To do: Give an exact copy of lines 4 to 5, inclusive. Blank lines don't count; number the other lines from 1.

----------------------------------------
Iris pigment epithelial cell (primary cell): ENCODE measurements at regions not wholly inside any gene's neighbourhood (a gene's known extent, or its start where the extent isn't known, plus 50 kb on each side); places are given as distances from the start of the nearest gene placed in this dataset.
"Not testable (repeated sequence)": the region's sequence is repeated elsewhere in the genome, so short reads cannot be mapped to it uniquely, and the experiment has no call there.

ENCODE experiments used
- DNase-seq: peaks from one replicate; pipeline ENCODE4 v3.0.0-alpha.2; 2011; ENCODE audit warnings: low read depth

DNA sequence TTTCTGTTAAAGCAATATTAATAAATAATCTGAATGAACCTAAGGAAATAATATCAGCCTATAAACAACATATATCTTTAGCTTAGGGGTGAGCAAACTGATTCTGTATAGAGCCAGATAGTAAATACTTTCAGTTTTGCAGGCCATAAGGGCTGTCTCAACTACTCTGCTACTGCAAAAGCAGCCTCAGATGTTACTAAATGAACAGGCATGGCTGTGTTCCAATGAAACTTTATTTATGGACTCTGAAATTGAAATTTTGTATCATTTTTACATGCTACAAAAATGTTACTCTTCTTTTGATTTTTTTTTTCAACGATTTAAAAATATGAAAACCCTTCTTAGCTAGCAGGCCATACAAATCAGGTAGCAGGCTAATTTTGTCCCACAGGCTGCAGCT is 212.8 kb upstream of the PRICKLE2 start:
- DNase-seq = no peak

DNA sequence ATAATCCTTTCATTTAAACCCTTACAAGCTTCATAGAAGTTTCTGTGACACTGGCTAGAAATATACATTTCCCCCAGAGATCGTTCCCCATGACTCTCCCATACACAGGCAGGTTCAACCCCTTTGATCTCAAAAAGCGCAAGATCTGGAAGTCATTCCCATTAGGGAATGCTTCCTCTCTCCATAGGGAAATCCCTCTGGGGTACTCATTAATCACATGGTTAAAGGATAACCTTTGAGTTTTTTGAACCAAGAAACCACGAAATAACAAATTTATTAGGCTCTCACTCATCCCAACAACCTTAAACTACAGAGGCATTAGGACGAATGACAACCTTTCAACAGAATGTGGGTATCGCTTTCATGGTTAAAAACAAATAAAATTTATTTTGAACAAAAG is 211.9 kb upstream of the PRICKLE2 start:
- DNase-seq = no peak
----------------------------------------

- DNase-seq: peaks from one replicate; pipeline ENCODE4 v3.0.0-alpha.2; 2011; ENCODE audit warnings: low read depth

DNA sequence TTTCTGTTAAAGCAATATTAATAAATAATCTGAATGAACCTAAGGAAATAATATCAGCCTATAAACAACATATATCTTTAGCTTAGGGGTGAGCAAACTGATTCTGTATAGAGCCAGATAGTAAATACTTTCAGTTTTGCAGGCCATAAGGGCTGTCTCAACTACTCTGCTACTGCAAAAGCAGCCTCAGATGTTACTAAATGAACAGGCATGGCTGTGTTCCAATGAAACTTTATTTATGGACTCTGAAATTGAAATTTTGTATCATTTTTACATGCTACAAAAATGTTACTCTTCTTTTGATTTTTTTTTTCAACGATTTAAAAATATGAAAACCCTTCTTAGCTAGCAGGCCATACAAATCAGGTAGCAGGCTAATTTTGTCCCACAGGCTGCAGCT is 212.8 kb upstream of the PRICKLE2 start: